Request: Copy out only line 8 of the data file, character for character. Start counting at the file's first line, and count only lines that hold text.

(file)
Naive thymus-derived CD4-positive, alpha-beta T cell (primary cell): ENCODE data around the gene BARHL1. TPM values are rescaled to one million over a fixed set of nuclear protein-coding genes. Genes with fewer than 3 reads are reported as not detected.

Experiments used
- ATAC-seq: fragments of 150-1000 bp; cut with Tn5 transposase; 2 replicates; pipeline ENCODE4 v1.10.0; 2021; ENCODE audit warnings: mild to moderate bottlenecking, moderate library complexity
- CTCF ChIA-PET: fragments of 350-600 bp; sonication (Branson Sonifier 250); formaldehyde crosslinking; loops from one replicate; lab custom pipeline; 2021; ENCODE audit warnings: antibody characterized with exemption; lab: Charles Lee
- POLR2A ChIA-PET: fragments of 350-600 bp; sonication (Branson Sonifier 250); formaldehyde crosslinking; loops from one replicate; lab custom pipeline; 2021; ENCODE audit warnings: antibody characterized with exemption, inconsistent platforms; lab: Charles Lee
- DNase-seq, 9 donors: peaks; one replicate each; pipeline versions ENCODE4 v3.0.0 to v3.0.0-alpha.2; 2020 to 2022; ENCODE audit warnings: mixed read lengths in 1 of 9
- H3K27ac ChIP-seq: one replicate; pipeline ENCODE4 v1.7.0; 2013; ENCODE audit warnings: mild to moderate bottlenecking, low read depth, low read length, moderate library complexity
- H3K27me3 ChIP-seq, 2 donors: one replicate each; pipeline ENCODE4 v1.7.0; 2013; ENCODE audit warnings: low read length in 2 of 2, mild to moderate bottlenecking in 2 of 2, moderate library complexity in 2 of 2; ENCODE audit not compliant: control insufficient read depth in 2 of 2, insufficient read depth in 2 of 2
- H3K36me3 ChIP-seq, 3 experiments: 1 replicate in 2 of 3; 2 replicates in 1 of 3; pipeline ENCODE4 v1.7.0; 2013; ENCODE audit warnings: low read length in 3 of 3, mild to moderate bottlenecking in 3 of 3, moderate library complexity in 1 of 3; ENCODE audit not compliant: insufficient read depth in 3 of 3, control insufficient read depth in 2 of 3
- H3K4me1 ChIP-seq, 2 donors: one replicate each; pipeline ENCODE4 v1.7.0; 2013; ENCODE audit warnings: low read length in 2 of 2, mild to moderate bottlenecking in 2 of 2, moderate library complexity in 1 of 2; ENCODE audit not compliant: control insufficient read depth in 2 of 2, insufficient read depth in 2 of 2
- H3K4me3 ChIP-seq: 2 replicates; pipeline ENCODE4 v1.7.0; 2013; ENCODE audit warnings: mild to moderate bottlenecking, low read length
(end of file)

- H3K27me3 ChIP-seq, 2 donors: one replicate each; pipeline ENCODE4 v1.7.0; 2013; ENCODE audit warnings: low read length in 2 of 2, mild to moderate bottlenecking in 2 of 2, moderate library complexity in 2 of 2; ENCODE audit not compliant: control insufficient read depth in 2 of 2, insufficient read depth in 2 of 2